While I was still studying. It is often said by my professors that teaching is a calling, not a job. The success of a teacher is seeing their students flourish and have a wonderful life. Yes, it really feels good when your student comes back and tells you how successful they are now. The practical me always believes they’re just our old selves.
Honestly, teachers often complain about being underpaid and dealing with difficult students. It’s a fulfilling job, but it feels even better when both of you and your students can enjoy financial stability and not struggle to make ends meet. Some people tend to sugarcoat the hard work and challenges of teaching.
Since not everyone can afford to study for their dream job, some of us choose to become teachers instead. It’s better to have a degree than to have none at all, but in today’s time, it really doesn’t matter.
In the environment I grew up in, I always heard the saying, “Teachers don’t get rich.” Sadly, rings true in many parts of the world where teachers are underpaid and undervalued by society. Only a few countries give teachers the same level of pay and respect as doctors. I have seen and experienced this myself.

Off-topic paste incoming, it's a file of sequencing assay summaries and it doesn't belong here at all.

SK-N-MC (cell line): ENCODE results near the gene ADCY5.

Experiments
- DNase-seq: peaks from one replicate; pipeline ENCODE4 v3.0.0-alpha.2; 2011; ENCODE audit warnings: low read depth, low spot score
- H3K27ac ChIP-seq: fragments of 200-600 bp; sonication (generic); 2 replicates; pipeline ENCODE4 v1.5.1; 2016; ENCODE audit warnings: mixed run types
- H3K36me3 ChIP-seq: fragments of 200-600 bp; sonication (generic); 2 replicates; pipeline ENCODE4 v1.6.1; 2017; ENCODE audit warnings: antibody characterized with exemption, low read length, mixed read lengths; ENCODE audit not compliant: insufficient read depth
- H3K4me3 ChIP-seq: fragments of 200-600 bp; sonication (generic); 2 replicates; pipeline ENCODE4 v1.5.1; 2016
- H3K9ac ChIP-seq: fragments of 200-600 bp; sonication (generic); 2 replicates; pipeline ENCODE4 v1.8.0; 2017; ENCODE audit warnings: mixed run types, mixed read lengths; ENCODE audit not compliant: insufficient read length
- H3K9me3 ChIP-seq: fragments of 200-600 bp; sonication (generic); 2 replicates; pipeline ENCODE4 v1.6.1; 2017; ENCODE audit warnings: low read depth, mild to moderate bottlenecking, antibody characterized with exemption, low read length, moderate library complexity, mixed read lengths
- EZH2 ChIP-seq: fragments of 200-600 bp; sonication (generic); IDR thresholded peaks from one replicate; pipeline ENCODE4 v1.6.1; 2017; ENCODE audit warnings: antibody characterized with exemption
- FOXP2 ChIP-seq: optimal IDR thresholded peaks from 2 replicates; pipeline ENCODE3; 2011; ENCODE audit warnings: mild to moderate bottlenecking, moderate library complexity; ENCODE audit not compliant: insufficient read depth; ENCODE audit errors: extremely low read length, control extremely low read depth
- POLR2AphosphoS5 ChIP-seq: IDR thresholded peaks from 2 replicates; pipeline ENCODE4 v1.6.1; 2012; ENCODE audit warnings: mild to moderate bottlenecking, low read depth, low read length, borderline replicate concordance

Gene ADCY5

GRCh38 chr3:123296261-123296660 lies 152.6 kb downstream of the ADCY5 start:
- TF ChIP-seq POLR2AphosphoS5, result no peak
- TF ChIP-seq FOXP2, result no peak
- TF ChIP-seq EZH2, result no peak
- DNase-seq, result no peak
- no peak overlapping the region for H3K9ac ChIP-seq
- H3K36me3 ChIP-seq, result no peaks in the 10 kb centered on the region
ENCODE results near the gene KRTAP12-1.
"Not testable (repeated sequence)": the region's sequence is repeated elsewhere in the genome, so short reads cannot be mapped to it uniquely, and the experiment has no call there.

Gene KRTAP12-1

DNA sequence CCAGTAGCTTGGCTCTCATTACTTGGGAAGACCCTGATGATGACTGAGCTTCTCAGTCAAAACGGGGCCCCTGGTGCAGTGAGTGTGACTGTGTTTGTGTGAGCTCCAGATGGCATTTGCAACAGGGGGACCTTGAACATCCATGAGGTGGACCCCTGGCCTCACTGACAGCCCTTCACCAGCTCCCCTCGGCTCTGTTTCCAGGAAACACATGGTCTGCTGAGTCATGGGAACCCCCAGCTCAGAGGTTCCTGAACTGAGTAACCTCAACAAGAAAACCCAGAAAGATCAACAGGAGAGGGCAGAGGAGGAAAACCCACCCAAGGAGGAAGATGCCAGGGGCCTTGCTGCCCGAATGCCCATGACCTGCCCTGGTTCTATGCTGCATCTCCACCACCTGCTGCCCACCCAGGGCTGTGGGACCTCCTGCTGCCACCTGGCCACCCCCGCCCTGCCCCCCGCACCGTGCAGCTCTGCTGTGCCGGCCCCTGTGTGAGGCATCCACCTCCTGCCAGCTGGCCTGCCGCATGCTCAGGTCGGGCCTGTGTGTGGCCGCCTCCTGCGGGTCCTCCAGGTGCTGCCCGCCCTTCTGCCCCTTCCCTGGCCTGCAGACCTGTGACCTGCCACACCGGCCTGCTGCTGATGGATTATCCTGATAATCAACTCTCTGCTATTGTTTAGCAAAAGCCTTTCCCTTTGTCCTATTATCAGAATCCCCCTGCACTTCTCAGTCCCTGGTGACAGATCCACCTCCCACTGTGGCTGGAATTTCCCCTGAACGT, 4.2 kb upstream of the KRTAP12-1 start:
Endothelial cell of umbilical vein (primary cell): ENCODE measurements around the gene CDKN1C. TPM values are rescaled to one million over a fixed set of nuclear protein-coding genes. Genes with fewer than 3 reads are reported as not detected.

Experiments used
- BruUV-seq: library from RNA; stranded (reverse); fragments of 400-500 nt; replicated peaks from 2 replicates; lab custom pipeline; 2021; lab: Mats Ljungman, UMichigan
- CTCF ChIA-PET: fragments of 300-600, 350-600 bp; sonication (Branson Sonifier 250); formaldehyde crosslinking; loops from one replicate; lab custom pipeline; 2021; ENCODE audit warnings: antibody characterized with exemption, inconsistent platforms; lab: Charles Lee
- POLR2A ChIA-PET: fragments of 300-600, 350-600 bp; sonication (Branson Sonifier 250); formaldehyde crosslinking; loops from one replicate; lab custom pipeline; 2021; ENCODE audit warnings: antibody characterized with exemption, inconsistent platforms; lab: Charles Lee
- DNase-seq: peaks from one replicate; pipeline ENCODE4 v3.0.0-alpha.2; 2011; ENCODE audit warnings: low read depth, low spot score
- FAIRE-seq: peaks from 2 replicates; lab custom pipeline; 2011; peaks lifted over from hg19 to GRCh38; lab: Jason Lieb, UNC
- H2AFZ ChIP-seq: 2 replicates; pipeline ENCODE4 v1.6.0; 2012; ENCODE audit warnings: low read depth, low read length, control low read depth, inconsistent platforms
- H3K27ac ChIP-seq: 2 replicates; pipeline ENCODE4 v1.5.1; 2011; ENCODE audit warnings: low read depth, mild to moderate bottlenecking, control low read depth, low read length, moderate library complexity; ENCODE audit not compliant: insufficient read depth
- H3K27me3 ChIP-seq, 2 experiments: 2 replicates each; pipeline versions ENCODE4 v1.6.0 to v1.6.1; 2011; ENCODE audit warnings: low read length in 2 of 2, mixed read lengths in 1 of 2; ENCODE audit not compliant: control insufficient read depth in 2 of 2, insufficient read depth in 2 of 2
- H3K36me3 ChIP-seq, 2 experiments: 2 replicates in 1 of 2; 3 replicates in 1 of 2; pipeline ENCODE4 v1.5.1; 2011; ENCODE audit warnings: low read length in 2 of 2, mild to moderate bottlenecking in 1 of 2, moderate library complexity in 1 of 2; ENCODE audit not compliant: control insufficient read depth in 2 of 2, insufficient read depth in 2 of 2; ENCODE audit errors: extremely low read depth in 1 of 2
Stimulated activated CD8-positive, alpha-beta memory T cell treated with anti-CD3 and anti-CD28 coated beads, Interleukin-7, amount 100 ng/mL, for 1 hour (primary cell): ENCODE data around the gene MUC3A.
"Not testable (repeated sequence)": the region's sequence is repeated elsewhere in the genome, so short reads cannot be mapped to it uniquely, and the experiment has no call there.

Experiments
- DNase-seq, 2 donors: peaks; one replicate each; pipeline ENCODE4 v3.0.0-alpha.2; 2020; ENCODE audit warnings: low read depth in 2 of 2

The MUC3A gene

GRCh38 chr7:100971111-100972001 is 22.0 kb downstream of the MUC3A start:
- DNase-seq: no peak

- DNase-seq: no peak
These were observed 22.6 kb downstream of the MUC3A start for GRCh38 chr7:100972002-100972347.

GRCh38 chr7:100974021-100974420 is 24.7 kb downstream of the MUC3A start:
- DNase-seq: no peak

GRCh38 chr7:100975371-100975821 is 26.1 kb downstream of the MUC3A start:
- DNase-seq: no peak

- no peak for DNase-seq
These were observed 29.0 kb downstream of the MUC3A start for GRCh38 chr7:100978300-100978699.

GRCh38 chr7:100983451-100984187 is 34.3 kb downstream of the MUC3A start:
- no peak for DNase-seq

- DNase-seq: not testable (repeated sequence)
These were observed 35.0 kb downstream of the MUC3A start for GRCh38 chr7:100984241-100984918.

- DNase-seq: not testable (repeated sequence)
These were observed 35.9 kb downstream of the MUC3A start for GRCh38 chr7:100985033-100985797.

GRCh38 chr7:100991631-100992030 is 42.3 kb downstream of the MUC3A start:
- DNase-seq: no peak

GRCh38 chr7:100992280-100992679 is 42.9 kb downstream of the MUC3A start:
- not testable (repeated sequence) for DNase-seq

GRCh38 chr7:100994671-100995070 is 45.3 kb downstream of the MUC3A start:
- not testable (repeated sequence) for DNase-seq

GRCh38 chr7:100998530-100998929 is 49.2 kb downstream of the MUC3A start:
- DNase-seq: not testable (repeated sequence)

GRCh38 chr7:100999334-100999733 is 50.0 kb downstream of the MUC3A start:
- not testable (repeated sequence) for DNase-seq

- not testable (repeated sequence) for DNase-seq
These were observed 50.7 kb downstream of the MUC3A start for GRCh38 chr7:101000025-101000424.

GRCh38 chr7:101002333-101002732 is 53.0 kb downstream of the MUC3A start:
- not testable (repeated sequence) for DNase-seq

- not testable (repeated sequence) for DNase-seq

The story can be different for those who have had a good-paying job but found it exhausting and unfulfilling, and for those who are seeking purpose in life. Teaching can provide that purpose. It can be exhausting, but teachers have summer breaks and after-school hours when they don’t have to deal with students.
This type of thinking may arise only when you feel undervalued and think about what society tells you. But you should leave society’s opinions aside and consider your own situation. Are you still happy? Does teaching still give you fulfilment? If not, consider learning a new skill or changing your profession. A teacher is always a learner.
If you’re still happy and content, especially if you’re a good teacher, think about the children, your students who need you. Remember that behind the success of any profession, there’s always a good teacher.